Re: I Need Help
Barbell Shrugged has a 26+ week program that is designed to increase your lifts while maintaining conditioning. Chances are pretty good that some of the MetCons they program will be harder than what you are used to doing, unless you do A LOT of Mainsite WODs.
They provide daily video coaching that kind of explains diets and go over a lot of useful information about each lift/movement, all the time.
It is weightlifting focus, though. Meaning the strength gains are also designed to increase your Snatch and Clean & Jerk.
The premise of the program was to gain 26 pounds in 26 weeks, then change into a conditioning-heavy phase for a few weeks while altering the diet to support fat loss.
Here is a sample (today's workout), Week 3, Day 1:
Snatch 2 @ 50%, 2 @ 60%, 2 @ 70%, 2 @ 80%, 1 @ 85%, 1 @ 90%
Clean 2 @ 60%, 2 @ 70%, 2 @ 75%, 2 x 1 @ 80%
Barbell Walking Lunge 5 x 5 @ 5 lbs heavier than last week; rest 3-5 min
15 Box Jumps (24")
5 Toes to Bar
Because I am in the Navy, I add some extra (timed) runs and if the MetCon has something programmed that I can't do in my garage (which for me is Rope Climbs, Rowing, GHD-anything & Ring Muscle-ups), then I sub those parts with calisthenics.
Another part of the puzzle is diet. You could look into something like Eat to Perform (I decided to give it a shot, yesterday). It is tough to follow a structed diet when deployed, but when you're at home, I would try to make it count - at least 6 days out of the week - until you reach the "size" you are looking for.
I can give you an update in how it goes for me every 2 months, if you actually want one.
Also, I will offer a simple warning... be careful wanting to express lane "size." I decided I want to weigh at least 195#, at 5' 6". I ended up grossly over-shooting into 215 and am still trying to figure out how I need to eat. My Lean Body Mass has gone from about 128# to 166# since I started and the large majority of that bulk was put on in about 8 months. I tried to zone out and diet like I was my former-self and just ended up under feeding myself, while constantly striving to get stronger.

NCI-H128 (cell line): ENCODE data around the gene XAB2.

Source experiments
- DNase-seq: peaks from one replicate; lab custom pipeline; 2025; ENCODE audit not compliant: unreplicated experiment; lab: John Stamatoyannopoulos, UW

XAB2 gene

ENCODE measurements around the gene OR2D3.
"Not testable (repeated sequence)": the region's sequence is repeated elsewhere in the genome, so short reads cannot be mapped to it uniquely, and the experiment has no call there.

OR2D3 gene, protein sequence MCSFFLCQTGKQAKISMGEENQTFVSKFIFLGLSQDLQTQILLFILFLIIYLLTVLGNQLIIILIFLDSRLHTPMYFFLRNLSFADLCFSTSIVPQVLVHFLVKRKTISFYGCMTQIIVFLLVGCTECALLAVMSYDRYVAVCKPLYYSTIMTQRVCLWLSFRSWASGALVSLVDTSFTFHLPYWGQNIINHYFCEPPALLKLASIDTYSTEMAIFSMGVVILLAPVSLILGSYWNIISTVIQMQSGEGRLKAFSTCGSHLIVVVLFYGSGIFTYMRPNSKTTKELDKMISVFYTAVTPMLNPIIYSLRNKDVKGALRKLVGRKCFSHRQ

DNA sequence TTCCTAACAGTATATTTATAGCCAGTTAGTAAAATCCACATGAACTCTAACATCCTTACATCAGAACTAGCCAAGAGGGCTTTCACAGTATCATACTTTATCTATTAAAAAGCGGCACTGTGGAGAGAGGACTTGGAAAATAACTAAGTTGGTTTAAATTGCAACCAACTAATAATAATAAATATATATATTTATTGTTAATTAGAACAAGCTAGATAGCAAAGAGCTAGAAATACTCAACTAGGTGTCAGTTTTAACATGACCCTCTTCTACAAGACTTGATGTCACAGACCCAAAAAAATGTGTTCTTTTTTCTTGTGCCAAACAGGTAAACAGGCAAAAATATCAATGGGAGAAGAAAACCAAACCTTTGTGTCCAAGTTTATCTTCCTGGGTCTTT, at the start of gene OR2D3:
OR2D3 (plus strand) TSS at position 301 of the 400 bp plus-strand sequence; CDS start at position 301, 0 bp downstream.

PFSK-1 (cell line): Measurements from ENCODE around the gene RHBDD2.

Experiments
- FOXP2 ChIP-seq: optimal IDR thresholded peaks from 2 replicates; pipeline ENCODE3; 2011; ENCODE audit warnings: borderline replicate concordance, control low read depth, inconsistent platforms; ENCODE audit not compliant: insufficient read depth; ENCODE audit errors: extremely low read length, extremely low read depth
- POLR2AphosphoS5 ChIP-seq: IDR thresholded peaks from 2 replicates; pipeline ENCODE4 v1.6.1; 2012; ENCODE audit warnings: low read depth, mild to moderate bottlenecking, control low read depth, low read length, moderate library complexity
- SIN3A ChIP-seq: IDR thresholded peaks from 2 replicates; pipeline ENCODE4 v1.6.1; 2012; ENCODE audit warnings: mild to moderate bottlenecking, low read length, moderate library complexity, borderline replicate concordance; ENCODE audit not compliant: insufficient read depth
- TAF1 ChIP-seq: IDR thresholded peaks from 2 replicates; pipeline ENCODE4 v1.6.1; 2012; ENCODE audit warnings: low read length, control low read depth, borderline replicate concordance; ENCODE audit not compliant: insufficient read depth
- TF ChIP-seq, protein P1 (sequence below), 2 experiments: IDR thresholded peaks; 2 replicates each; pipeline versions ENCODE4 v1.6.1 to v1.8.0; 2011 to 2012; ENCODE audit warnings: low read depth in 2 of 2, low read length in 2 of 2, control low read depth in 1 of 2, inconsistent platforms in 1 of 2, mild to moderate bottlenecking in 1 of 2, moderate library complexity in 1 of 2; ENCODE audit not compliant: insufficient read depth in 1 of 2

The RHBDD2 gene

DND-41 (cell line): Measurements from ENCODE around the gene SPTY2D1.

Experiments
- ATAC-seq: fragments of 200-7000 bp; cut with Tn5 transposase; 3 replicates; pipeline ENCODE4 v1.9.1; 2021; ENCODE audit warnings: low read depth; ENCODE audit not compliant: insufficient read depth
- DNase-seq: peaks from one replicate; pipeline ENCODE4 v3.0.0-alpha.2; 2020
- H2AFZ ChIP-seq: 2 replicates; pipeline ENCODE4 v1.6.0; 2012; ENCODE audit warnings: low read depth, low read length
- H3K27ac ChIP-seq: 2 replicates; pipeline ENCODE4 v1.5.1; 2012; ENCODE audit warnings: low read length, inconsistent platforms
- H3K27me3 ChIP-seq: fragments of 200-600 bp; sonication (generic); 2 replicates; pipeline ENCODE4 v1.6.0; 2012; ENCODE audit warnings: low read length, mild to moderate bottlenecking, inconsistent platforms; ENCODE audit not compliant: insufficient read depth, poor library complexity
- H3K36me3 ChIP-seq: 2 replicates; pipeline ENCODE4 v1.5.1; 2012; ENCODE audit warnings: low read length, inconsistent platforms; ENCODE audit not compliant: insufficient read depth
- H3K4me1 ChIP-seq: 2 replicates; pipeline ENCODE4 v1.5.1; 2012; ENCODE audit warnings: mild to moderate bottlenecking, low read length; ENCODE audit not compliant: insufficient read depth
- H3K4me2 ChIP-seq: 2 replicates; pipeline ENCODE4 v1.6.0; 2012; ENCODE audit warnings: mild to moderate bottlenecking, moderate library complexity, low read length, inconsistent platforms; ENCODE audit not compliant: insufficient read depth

Don't let chasing a weight, also let you get fat. Our limit is 22% and I am too lazy to Google the Army's, but you can go from 15% to 22% pretty quickly if you are not careful.
You should probably try and make some very clear-cut goals about strength and endurance numbers and speed times. Then try to program your workouts to achieve them. Stuff like 5/3/1 won't be "enough," most likely, unless you are doing the full program (e.g. "Boring But Big"). If you don't want your endurance to suffer, you will want to program your MetCons specifically around the areas you want to maintain or improve.
Doing 5/3/1 and then looking up a MetCon from a website may not be your best bet, anymore. YOUR specific goals will be different from CrossFit.com vs OPT vs Outlaw vs Invictus vs Local Box A, B, C. So you have to find one that aligns with your goals and exclusively follow them, or program for yourself. Not to say that you can't steal/borrow/perform WODs others have made up because they have some movements in a time/rep domain you like, but YOU have to determine WHEN you are going to do them.
It will also be slow moving to get better in both arenas, but it has to be doable. If you aren't trying to get better at weightlifting (snatch, c&j), then it wouldn't make a ton of sense to hit 5/3/1 Bench and Squat and then go do "Grace" because it popped up on wherever you get your program.
If you are doing your programming for yourself, you have to avoid only doing what you like. Inversely, you don't want to program stuff that is so hard you're always feeling super beat-up. I would just find your definition of "mid-range" and shoot for that on a regular basis. Most MetCons would consist of 5-15 minutes with 5-20 reps of particular movements.
Apologies for the long post. I am in a similar boat to you and after I finish this program and head to my next duty station in January, I need to have a lot of this figured out for myself, too. Good luck.